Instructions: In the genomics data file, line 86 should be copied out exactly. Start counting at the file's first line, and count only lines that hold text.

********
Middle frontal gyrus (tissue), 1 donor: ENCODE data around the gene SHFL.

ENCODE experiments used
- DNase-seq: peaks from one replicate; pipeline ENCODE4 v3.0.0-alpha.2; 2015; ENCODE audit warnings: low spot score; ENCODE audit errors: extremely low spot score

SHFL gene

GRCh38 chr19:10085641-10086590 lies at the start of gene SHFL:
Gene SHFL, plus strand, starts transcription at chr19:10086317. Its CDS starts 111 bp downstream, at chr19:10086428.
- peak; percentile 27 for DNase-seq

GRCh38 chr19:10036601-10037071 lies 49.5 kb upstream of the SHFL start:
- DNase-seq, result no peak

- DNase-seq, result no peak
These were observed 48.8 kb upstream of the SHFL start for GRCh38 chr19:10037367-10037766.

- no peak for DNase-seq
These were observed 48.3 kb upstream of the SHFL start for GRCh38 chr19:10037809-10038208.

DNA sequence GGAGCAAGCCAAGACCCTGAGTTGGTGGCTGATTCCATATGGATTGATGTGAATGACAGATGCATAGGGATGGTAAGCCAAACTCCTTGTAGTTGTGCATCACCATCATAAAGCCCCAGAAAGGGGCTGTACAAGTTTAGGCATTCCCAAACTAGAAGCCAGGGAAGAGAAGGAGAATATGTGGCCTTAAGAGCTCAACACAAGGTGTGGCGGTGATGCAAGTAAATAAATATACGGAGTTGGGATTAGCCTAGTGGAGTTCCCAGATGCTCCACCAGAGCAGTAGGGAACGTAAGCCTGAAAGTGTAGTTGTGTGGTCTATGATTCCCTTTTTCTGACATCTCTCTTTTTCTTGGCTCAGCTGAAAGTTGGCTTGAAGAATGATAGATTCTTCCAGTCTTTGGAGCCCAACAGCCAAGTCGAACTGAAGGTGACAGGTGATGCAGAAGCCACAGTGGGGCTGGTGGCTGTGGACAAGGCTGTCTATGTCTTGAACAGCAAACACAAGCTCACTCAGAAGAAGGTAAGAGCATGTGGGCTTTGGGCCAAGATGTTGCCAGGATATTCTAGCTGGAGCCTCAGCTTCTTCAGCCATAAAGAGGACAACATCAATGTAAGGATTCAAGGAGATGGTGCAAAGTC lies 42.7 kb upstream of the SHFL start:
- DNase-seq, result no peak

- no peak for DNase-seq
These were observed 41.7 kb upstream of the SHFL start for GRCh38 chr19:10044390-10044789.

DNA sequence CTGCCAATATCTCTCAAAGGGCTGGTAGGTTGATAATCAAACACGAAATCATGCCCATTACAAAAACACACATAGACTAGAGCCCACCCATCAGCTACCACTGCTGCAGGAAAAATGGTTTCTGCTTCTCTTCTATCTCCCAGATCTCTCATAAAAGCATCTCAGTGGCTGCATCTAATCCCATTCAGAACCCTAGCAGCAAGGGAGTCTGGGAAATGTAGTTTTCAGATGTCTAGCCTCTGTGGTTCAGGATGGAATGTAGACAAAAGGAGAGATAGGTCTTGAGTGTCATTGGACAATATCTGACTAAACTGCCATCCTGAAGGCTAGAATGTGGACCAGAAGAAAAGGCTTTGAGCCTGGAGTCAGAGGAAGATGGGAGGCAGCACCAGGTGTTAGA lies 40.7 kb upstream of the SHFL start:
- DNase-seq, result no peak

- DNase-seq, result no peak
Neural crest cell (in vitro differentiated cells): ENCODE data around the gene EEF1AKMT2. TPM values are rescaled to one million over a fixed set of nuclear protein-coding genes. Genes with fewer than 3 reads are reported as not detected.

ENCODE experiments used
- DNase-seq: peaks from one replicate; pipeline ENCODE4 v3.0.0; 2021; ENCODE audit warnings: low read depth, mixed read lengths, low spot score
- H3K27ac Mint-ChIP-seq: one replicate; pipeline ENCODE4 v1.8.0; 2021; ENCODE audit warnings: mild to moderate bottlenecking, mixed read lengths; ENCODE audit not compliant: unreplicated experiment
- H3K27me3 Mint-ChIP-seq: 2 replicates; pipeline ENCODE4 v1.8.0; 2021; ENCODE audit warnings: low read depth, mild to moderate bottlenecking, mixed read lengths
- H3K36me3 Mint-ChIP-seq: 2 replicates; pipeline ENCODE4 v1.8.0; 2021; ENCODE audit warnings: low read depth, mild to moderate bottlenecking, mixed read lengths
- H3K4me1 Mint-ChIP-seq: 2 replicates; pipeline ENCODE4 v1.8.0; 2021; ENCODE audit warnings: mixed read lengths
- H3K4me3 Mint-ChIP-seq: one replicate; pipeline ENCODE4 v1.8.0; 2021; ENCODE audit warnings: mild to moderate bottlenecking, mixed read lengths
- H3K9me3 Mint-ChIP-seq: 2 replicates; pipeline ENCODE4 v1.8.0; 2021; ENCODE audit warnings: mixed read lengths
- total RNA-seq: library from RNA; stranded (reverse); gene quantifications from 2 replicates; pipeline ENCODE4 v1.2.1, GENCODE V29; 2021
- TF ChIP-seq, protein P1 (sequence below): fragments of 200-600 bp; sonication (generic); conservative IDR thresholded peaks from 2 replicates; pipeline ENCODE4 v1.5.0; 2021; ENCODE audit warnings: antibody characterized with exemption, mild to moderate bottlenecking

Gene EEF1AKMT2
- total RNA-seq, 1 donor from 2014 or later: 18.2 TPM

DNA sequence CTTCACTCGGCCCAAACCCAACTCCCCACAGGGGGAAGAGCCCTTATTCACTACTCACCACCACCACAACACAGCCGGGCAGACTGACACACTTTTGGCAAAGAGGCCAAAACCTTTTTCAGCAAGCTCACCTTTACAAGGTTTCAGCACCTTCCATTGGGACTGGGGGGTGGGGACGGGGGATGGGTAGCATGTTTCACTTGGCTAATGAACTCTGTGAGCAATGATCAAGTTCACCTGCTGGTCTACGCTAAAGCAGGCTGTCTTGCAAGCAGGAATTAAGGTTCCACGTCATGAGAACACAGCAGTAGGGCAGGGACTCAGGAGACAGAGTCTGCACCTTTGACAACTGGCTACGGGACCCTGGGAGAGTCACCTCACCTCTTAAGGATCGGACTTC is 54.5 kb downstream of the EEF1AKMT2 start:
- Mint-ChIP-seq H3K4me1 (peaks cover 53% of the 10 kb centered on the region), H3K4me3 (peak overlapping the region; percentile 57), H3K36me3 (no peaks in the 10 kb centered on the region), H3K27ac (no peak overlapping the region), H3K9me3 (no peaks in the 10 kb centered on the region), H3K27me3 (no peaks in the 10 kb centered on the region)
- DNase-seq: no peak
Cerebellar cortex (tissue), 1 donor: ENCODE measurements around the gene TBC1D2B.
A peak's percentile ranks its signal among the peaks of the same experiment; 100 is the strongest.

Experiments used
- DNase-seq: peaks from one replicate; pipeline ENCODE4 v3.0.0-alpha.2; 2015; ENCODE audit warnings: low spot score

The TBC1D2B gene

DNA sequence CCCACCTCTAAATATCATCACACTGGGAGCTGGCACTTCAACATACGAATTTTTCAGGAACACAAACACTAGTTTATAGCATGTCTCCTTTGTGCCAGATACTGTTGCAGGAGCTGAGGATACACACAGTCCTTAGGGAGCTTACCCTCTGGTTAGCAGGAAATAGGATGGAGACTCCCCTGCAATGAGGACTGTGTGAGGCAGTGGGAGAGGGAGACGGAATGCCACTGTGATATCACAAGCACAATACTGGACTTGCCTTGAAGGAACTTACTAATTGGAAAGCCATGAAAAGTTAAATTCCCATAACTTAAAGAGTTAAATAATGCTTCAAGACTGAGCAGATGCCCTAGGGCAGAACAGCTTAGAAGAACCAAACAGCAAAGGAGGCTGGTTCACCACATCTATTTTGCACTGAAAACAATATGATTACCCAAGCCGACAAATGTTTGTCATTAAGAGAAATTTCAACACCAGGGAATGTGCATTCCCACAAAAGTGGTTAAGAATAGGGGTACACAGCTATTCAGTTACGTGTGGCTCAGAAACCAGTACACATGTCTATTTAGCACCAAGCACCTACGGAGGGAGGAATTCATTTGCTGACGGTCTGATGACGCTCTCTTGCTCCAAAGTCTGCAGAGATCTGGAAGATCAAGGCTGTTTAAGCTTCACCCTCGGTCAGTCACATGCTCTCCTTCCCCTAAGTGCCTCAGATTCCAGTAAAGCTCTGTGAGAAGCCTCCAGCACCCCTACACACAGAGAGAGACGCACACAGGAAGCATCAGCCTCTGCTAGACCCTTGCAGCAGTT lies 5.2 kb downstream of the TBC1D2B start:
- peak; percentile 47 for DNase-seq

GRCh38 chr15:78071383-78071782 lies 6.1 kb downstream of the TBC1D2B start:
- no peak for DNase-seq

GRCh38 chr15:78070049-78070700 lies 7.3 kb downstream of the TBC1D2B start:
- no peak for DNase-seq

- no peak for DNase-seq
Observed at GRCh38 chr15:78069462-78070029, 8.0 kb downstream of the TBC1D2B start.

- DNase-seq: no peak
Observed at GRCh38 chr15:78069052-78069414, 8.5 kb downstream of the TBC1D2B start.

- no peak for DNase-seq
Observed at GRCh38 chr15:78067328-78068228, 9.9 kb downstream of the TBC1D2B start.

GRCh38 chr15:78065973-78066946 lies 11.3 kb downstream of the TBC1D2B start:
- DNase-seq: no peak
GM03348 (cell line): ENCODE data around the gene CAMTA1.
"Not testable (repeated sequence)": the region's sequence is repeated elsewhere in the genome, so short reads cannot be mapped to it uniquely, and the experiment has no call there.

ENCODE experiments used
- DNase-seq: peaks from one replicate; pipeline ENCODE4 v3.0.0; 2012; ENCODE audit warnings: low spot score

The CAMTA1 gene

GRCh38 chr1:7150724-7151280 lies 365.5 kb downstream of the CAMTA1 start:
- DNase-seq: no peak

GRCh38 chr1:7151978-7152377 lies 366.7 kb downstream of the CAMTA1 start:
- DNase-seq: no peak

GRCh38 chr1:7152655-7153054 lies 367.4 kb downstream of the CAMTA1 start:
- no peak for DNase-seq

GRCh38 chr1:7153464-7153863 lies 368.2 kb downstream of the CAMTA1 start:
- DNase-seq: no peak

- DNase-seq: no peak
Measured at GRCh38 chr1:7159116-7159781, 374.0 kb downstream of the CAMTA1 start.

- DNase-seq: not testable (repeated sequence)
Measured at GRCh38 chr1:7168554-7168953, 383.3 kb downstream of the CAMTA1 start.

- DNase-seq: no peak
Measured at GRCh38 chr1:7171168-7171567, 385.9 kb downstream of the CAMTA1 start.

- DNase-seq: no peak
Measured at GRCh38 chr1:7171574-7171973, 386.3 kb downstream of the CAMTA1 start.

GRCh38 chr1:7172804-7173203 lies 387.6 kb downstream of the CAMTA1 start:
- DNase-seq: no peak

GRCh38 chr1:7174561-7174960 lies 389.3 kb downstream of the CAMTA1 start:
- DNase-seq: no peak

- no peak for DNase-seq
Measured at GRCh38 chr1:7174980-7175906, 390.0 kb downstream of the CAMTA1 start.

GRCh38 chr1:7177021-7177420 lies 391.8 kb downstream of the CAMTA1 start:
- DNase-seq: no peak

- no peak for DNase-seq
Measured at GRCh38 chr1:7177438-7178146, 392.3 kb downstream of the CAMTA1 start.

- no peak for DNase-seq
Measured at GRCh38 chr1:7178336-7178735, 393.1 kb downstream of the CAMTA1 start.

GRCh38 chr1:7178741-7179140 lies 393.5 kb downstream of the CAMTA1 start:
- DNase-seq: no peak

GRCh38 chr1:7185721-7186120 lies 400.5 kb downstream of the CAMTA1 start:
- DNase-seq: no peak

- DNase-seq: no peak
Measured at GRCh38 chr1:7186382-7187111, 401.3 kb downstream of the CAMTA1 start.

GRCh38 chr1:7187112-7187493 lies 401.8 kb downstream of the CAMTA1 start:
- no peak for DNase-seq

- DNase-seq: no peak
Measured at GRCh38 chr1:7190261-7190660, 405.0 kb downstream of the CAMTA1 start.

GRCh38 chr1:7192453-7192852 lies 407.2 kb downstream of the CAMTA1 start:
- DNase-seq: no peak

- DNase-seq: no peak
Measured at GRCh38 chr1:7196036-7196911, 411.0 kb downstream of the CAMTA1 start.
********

Measured at GRCh38 chr1:7177438-7178146, 392.3 kb downstream of the CAMTA1 start.